Surely there’s an easier way to determine whether self-disclosure is ok? According to Richard Schwartz, USA Psychologist and founder of a therapeutic technique called Internal Family Systems Therapy (IFS), therapists should consider the acronym WAIT before making self-disclosures during counselling or therapy.
WAIT, or “Why Am I Telling” is a really useful way of working out whether the disclosure is for the benefit of the client or the counsellor. Let’s face it, countertransference is a very real thing.
Sometimes we want our clients to like us, and we seek validation that we are OK. In these cases, if we are not careful, it can be easy to slip into a conversational style of dialogue where we disclose personal information that is of little benefit to the client.
Having said that, sometimes revealing personal information can be not only helpful but almost necessary to build rapport and trust.
As a counsellor/therapist, is it OK to reveal information about yourself to your clients? If so, are there specific guidelines around if or how this can be helpful? Clinical Psychologist and Mind Expert, Leanne Hall breaks down the guiding principles of how and when to use self-disclosure in counselling.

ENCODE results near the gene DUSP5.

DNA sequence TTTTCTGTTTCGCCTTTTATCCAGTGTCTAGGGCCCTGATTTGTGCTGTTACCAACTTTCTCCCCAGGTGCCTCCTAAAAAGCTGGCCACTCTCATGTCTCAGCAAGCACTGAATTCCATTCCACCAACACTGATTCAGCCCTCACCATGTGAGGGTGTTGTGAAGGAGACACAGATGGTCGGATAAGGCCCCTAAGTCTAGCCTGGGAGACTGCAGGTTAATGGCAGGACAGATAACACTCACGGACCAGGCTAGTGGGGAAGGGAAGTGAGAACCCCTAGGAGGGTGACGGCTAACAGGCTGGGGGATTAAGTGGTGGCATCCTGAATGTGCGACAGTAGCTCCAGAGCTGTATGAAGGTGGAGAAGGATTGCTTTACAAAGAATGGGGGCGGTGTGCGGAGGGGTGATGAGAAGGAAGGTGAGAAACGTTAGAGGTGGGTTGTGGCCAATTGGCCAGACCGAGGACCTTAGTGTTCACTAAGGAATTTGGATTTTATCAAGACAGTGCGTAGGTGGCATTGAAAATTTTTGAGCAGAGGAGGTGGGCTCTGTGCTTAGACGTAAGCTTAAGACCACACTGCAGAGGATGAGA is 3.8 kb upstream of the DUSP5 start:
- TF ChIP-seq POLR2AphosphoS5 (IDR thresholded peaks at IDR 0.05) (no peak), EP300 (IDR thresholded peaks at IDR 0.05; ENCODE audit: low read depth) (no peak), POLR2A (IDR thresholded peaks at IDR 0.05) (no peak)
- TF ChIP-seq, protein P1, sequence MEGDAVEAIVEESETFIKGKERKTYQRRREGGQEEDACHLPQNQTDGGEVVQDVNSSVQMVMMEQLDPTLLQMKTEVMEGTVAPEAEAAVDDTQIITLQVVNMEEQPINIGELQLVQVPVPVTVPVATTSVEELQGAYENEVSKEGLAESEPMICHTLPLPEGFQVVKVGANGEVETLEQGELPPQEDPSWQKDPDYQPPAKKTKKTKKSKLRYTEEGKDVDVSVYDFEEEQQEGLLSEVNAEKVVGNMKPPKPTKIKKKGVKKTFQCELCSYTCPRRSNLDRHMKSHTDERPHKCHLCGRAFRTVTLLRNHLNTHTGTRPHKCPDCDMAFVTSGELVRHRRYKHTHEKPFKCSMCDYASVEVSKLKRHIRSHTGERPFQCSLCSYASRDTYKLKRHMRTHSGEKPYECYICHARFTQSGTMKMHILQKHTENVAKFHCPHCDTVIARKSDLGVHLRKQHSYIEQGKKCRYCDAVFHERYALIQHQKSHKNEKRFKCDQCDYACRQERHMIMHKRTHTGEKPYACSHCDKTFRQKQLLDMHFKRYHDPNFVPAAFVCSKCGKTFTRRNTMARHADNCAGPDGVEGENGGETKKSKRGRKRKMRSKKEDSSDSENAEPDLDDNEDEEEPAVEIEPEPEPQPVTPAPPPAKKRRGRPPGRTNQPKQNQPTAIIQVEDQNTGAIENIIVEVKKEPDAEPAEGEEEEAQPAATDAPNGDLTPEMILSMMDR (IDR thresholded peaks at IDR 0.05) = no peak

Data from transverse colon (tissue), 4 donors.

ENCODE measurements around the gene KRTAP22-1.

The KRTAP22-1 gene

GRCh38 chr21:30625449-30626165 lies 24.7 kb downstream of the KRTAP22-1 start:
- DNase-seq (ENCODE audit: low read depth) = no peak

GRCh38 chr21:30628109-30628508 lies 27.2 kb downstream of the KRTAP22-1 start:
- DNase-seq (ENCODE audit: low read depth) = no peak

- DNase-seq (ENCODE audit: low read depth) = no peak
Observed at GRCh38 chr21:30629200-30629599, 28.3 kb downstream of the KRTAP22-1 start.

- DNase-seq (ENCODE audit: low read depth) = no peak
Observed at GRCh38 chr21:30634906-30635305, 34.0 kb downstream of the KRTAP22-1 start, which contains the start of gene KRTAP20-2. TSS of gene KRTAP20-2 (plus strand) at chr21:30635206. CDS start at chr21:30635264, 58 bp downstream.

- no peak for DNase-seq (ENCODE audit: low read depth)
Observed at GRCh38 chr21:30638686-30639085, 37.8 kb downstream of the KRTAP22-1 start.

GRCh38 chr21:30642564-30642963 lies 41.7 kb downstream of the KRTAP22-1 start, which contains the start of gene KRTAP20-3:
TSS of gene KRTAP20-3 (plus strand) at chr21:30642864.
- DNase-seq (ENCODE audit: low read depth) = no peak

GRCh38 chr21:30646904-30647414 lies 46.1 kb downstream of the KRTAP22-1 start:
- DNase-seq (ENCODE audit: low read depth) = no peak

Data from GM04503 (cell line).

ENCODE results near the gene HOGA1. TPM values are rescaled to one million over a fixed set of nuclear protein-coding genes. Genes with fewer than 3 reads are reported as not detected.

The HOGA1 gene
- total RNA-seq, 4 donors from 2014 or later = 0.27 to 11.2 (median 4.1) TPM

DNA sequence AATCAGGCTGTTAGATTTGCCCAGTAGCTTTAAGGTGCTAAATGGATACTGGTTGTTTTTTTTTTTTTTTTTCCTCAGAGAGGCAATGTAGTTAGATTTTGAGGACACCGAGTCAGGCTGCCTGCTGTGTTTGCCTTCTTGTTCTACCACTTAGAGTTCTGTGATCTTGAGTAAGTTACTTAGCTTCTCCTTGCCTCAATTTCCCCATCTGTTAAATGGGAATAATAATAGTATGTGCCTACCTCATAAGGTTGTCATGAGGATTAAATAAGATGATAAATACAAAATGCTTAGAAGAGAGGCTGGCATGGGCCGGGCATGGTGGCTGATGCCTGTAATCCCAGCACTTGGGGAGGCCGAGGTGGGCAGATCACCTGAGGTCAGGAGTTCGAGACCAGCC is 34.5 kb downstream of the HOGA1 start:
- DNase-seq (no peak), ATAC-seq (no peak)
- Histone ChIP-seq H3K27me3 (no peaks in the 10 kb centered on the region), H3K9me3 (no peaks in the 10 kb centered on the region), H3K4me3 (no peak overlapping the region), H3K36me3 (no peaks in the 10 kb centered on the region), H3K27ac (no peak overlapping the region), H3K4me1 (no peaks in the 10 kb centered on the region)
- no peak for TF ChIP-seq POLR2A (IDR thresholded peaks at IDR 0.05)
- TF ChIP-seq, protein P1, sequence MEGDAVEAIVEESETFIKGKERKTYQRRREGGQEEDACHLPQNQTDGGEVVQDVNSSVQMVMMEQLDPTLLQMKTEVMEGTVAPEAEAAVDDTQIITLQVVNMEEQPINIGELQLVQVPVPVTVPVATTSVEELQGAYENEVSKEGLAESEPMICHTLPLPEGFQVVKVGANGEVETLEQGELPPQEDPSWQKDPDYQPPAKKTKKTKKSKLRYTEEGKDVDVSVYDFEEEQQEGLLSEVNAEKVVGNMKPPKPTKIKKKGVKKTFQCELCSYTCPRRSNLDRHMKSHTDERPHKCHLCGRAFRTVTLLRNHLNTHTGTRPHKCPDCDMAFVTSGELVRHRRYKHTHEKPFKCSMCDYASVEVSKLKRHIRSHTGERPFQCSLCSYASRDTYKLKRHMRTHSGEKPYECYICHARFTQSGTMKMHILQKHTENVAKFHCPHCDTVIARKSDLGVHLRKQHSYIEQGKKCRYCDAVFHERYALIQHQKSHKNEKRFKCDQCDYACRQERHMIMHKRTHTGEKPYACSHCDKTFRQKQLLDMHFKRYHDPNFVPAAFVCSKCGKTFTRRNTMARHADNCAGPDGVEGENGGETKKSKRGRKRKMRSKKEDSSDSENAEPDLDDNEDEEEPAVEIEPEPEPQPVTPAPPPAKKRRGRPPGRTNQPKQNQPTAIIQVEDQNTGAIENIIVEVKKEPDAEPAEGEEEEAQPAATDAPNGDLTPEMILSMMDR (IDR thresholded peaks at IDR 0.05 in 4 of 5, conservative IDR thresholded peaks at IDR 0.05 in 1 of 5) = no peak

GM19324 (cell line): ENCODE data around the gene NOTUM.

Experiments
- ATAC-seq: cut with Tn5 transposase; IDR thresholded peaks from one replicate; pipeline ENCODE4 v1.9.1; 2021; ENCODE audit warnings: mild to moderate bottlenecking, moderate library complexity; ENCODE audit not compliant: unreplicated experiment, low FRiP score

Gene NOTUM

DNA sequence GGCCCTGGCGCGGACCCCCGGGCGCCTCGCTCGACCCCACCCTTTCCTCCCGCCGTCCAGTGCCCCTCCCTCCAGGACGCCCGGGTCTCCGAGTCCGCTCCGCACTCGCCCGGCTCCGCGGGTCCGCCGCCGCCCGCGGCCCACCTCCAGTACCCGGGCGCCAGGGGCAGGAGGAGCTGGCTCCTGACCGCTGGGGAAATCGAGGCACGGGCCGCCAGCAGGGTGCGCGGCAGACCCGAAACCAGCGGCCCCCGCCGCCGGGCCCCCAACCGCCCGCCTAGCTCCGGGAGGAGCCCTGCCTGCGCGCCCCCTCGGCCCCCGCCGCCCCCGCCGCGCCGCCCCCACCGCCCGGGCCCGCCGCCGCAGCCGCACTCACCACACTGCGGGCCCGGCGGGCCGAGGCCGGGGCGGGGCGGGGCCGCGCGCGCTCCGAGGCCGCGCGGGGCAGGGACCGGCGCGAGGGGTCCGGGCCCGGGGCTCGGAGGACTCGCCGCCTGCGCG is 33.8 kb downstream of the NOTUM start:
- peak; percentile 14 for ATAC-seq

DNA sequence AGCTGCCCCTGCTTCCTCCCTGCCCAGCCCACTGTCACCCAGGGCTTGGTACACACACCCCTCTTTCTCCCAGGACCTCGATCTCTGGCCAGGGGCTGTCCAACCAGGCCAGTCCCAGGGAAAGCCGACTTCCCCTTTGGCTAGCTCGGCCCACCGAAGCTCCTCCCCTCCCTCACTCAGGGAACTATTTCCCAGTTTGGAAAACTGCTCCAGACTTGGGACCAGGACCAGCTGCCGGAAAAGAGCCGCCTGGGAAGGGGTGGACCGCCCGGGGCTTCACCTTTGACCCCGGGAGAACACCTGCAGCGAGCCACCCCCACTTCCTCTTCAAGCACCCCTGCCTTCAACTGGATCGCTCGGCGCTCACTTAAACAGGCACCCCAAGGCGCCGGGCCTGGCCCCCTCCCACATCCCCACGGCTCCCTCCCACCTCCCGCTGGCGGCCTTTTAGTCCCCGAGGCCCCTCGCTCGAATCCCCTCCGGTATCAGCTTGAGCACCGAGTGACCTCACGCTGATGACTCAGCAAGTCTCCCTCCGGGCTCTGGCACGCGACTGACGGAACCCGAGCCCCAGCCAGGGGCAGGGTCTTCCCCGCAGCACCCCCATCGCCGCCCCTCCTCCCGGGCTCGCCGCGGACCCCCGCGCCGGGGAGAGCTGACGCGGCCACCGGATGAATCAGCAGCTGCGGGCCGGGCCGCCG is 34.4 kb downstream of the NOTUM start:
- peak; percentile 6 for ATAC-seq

The “rules” of self-disclosure are a little muddy. For example, psychoanalysts believe quite strongly that self-disclosure is counterproductive as it distorts client’s transference.
Conversely, Cognitive Behavioural therapists believe that self-disclosure can be a useful tool in therapy as it models and reinforces new perspectives for the client.
So basically, your therapeutic orientation is a powerful factor in determining whether revealing personal information to your clients is ok. But isn’t that confusing? Especially if like many counsellors and therapists, you move between several orientations.
Because of the belief that relationships are a major contributor to problems as well as the avenue for bringing about change, the alliance between therapists and clients is important in family therapy. Writings and ideas on the therapeutic alliance from psychoanalytic theory were used by Edward Bordin to develop a working theory in 1979, and later adapted to the field of family therapy. However, the adaptation did not account for many variables unique and important to family therapy. This article describes the therapeutic alliance and the necessity of creating a theory of therapeutic alliance that accounts for family therapy concepts. Future ideas for scholarship are presented.
Have you ever listened to a podcast only to think it sounds so familiar??
Then a few days later you are studying away and find the exact same text in a journal or on a medical website!!!
It appears to be happening more and more these days, nothing is original, just the same old courses and podcasts being rehashed and marketed by someone else.
Some don’t even bother to change the illustrations and graphics, or even give credit to the original owner.